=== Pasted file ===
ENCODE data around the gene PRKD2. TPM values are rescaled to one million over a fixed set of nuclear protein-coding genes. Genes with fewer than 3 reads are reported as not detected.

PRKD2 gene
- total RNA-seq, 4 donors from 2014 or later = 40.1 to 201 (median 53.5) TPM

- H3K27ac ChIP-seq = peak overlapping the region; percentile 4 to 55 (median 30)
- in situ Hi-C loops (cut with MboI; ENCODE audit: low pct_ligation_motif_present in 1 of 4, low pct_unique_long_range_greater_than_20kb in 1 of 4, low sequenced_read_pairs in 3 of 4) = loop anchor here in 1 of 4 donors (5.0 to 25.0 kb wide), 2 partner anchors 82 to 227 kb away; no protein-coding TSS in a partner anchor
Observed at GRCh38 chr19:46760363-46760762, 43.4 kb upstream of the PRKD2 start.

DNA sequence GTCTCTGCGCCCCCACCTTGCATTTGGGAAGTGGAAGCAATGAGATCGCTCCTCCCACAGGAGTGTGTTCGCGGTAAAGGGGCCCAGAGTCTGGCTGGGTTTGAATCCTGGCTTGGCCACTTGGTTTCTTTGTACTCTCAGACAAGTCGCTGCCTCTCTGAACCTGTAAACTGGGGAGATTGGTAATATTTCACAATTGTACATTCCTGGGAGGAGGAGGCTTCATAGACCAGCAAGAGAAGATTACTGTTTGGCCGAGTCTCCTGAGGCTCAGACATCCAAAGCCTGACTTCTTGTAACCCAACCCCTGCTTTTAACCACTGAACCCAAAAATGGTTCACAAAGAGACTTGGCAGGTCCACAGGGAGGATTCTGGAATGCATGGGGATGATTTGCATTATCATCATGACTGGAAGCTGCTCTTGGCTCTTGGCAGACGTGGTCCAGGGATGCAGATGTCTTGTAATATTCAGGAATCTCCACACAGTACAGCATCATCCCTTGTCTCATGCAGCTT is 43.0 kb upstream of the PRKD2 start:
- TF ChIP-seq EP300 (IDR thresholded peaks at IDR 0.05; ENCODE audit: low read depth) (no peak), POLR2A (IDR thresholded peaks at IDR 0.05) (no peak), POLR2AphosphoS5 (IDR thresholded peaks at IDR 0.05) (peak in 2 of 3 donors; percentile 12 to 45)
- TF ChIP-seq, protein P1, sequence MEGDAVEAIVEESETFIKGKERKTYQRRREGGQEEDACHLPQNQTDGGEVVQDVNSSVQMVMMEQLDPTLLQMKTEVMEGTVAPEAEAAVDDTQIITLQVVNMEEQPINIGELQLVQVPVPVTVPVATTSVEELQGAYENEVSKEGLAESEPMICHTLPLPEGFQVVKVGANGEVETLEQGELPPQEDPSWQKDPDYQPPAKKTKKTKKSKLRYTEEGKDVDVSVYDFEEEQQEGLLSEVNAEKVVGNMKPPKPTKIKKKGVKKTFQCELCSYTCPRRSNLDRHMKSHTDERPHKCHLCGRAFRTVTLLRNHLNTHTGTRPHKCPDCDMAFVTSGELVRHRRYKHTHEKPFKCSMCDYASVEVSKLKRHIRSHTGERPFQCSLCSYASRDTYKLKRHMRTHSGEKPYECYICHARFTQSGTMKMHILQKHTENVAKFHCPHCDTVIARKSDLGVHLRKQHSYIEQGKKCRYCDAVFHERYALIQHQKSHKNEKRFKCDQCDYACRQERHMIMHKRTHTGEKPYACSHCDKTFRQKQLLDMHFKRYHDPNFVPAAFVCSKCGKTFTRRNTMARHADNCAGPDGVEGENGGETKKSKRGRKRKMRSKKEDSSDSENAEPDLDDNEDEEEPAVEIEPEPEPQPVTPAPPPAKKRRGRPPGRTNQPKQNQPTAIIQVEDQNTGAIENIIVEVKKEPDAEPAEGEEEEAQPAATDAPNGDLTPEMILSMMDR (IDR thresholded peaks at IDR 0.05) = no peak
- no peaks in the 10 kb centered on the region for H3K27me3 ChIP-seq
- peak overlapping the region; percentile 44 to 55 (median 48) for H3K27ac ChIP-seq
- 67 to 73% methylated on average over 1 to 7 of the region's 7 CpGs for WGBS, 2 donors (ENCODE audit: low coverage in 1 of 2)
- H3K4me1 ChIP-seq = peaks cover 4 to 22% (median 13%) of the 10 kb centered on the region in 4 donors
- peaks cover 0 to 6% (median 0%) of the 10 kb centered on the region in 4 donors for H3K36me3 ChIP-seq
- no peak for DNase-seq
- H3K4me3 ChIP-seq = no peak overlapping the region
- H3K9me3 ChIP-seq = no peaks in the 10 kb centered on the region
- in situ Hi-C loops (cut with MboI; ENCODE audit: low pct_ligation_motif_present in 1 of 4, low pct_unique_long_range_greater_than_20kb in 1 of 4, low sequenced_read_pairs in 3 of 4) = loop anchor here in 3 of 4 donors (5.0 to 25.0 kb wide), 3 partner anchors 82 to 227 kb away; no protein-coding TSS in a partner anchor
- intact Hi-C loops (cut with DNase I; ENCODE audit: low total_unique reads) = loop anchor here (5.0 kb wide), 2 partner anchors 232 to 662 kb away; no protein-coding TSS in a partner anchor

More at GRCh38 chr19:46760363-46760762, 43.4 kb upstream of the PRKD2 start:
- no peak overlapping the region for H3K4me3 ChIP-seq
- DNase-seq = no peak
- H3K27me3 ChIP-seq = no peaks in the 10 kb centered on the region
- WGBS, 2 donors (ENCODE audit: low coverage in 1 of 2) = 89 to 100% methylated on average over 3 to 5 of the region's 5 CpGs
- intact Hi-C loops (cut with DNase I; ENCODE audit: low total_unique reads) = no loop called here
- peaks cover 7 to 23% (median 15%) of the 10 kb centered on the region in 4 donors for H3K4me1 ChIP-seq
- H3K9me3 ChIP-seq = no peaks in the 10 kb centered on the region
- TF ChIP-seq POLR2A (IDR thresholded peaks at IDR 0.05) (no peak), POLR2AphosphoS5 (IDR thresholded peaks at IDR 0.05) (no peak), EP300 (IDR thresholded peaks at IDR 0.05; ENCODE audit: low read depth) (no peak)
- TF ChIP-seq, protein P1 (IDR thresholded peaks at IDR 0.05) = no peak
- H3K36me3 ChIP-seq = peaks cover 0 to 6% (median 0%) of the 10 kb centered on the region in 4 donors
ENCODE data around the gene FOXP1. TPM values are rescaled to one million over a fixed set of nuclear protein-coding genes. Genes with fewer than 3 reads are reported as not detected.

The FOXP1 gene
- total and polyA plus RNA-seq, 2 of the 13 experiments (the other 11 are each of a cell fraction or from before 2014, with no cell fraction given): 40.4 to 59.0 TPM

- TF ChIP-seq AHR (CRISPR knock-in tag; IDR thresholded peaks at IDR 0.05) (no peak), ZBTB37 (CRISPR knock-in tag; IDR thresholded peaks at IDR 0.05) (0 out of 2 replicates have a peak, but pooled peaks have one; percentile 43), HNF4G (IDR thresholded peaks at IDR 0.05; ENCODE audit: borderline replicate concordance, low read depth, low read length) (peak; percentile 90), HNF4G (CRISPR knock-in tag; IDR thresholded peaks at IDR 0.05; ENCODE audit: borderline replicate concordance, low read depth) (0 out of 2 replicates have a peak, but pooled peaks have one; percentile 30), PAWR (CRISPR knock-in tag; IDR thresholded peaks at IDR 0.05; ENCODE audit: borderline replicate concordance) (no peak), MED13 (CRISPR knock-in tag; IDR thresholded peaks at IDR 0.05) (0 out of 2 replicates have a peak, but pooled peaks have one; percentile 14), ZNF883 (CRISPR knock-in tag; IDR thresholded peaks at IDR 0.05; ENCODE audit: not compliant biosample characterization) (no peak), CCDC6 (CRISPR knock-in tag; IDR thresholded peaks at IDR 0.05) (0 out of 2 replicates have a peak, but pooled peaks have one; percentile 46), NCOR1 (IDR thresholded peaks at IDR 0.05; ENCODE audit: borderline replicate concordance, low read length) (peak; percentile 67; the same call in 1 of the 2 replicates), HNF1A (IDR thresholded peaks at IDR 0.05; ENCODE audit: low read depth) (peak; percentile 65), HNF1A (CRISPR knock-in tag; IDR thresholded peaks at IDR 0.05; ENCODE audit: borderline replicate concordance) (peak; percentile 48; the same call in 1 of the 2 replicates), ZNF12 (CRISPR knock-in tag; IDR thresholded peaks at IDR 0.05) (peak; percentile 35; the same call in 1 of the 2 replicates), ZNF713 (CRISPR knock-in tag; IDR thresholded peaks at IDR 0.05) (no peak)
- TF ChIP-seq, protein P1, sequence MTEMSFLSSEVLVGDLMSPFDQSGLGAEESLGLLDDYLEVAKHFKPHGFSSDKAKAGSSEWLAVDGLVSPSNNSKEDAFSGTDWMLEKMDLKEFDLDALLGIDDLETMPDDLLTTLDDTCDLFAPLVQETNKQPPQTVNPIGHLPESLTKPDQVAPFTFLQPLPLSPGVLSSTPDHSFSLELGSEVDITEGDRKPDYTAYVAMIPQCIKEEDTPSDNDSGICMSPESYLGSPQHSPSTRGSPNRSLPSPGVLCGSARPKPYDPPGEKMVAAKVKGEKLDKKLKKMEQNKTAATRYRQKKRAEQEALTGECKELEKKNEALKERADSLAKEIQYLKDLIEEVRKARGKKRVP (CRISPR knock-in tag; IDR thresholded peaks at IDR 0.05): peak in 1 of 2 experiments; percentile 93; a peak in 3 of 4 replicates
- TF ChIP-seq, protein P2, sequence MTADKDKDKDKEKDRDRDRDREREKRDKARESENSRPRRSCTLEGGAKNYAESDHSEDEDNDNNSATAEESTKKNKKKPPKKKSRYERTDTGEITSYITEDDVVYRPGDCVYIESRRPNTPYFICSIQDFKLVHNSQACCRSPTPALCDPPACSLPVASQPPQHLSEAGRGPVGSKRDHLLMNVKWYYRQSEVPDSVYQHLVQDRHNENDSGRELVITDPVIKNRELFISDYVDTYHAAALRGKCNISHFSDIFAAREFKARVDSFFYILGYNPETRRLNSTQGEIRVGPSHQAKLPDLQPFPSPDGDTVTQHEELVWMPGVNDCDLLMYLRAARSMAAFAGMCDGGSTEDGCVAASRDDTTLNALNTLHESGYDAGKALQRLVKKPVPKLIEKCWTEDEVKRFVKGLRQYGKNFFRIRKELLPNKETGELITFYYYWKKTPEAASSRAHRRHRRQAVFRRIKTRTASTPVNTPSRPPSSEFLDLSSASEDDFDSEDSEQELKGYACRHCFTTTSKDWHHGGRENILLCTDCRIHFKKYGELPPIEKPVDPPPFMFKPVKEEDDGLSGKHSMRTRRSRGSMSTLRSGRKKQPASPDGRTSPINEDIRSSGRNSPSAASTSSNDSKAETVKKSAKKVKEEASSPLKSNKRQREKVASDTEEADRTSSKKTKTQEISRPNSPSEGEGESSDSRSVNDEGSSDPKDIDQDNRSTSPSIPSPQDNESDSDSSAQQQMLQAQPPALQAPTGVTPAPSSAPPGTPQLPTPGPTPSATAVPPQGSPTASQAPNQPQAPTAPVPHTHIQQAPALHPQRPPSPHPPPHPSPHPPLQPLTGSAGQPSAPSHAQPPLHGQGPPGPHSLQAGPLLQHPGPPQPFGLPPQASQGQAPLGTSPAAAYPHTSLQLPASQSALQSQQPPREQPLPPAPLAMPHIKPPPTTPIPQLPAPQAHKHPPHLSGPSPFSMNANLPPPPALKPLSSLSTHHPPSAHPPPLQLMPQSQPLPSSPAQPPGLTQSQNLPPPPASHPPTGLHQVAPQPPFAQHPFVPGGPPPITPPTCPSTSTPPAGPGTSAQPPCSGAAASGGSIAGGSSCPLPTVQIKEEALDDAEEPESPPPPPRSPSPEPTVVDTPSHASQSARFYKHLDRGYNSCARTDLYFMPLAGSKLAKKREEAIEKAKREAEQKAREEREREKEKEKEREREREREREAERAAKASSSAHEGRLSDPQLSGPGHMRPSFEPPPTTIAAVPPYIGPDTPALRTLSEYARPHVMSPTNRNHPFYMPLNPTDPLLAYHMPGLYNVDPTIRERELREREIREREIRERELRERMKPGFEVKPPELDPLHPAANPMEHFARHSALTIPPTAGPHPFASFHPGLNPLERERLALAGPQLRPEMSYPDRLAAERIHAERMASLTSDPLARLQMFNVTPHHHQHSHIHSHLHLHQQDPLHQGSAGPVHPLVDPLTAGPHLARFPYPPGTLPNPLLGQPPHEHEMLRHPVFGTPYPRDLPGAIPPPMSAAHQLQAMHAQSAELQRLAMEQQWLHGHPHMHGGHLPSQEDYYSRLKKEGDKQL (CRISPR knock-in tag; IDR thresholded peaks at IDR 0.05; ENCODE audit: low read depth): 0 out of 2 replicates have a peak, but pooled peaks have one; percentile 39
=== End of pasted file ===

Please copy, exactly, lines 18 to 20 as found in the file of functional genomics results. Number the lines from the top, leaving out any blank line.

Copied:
- in situ Hi-C loops (cut with MboI; ENCODE audit: low pct_ligation_motif_present in 1 of 4, low pct_unique_long_range_greater_than_20kb in 1 of 4, low sequenced_read_pairs in 3 of 4) = loop anchor here in 3 of 4 donors (5.0 to 25.0 kb wide), 3 partner anchors 82 to 227 kb away; no protein-coding TSS in a partner anchor
- intact Hi-C loops (cut with DNase I; ENCODE audit: low total_unique reads) = loop anchor here (5.0 kb wide), 2 partner anchors 232 to 662 kb away; no protein-coding TSS in a partner anchor

More at GRCh38 chr19:46760363-46760762, 43.4 kb upstream of the PRKD2 start: